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Last Updated: Thursday, 26 May, 2005, 16:57 GMT 17:57 UK
Women inmates' facilities 'poor'
Hydebank Wood jail
Women prisoners in Northern Ireland are held at Hydebank Wood
Current provisions at a jail in Belfast do not meet the needs of female prisoners, according to a report.

It follows a surprise inspection at Hydebank in November, commissioned by the Criminal Justice Inspectorate.

The report said a move from Maghaberry was poorly implemented and there was a lack of trained staff to manage inmates at risk of suicide or self harm.

The Prison Service said it accepted criticisms of past performance and it was "moving in the right direction".

The report was produced jointly by HM Chief Inspector of Prisons, Anne Owens and the Chief Inspector of Criminal Justice, Kit Chivers.

Mr Chivers said he was delighted that the Prison Service has accepted all the main recommendations.

"They have taken it on the chin and faced up to their shortcomings," he said.

"This is a good outcome for the women prisoners - a win, win situation."


The Northern Ireland Prison Service was told to "urgently" seek assistance from prison services in other jurisdictions which had developed policies to meet specific needs of women in custody.

In 2002, a Prisons Inspectorate report criticised conditions and treatment of women prisoners at Maghaberry jail in County Antrim.

Since then, female inmates have been moved to Hydebank Wood young offenders' centre in south Belfast, which houses 250 young men.

In this latest report, the two inspectors said the relocation had "not tackled the underlying and fundamental issues" affecting women and girls in prison.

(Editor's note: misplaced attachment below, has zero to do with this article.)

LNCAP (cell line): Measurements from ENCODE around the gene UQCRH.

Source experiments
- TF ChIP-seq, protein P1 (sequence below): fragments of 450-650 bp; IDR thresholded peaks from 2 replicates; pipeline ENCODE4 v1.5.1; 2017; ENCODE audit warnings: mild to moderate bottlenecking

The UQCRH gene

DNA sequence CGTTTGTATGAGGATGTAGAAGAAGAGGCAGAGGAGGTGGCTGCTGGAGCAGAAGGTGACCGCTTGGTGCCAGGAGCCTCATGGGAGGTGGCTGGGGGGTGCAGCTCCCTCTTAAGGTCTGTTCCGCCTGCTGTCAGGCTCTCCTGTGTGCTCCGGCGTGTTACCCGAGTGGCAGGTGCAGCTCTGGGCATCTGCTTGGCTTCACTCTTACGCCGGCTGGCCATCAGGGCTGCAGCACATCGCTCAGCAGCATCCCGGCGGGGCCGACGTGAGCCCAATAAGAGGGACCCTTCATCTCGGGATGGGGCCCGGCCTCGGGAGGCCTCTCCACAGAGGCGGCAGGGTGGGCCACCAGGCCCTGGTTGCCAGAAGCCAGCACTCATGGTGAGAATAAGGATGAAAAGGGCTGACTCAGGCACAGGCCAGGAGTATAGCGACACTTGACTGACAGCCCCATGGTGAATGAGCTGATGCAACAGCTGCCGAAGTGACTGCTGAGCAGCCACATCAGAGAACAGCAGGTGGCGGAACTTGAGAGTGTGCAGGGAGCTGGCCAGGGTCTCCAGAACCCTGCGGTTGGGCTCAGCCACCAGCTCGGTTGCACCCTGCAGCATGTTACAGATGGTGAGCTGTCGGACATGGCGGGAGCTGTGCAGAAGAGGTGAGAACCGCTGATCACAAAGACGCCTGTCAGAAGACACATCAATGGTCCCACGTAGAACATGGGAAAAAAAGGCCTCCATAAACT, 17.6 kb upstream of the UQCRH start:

The Prison Service was criticised for failing to take action to implement recommendations made in the previous report.

'Poorly implemented decision'

Women and girls were moved to Ash House at Hydebank instead, following the suicides of two inmates and a critical report from the Northern Ireland Human Rights Commission.

The report said it was "a poorly implemented decision" and recommended that a separate dedicated prison for women should be provided.

The inspectors said facilities on a site shared with the male offenders lacked integral sanitation.

They said staff were insufficiently trained and prepared to receive the women following the move.

The report found that although women were allowed out of their cells, there was not enough for them to do and they had lost open access to fresh air and grounds.

In the long term we are open-minded, but I am not promising there will be a purpose-built women's prison
Robin Masefield
NI Prison Service
The Prison Service accepted the majority of the recommendations.

The inspectors said integral sanitation would be installed in the cells at Ash House.

They said the Prison Service had recognised that Ash House could not be a permanent solution to the problem of accommodating women.

Following their recommendations, there is now a dedicated governor with responsibility for women prisoners.

Robin Masefield, director general of the Prison Service said he had to "accept the criticism of aspects of our past performance" but he was confident the regime was "moving in the right direction".

He said the service accepted Ash House was temporary but, in the short to medium term, he was focusing on improving the regime there.

"In the long term we are open-minded, but I am not promising there will be a purpose-built women's prison."

A separate facility could cost between 30m and 40m, he said.

"The taxpayer would be asking 'is that the best use of public money?"' he added.

Listen to a debate on the issue

Prison made more family friendly
10 May 05 |  Northern Ireland
Inquiry dismisses prison claims
20 Jan 05 |  Northern Ireland
Prisoner's plea to inspect cell
26 Nov 04 |  Northern Ireland
Prison conditions 'disturbing'
19 Oct 04 |  Northern Ireland
Women prisoners move criticised
18 Jun 04 |  Northern Ireland

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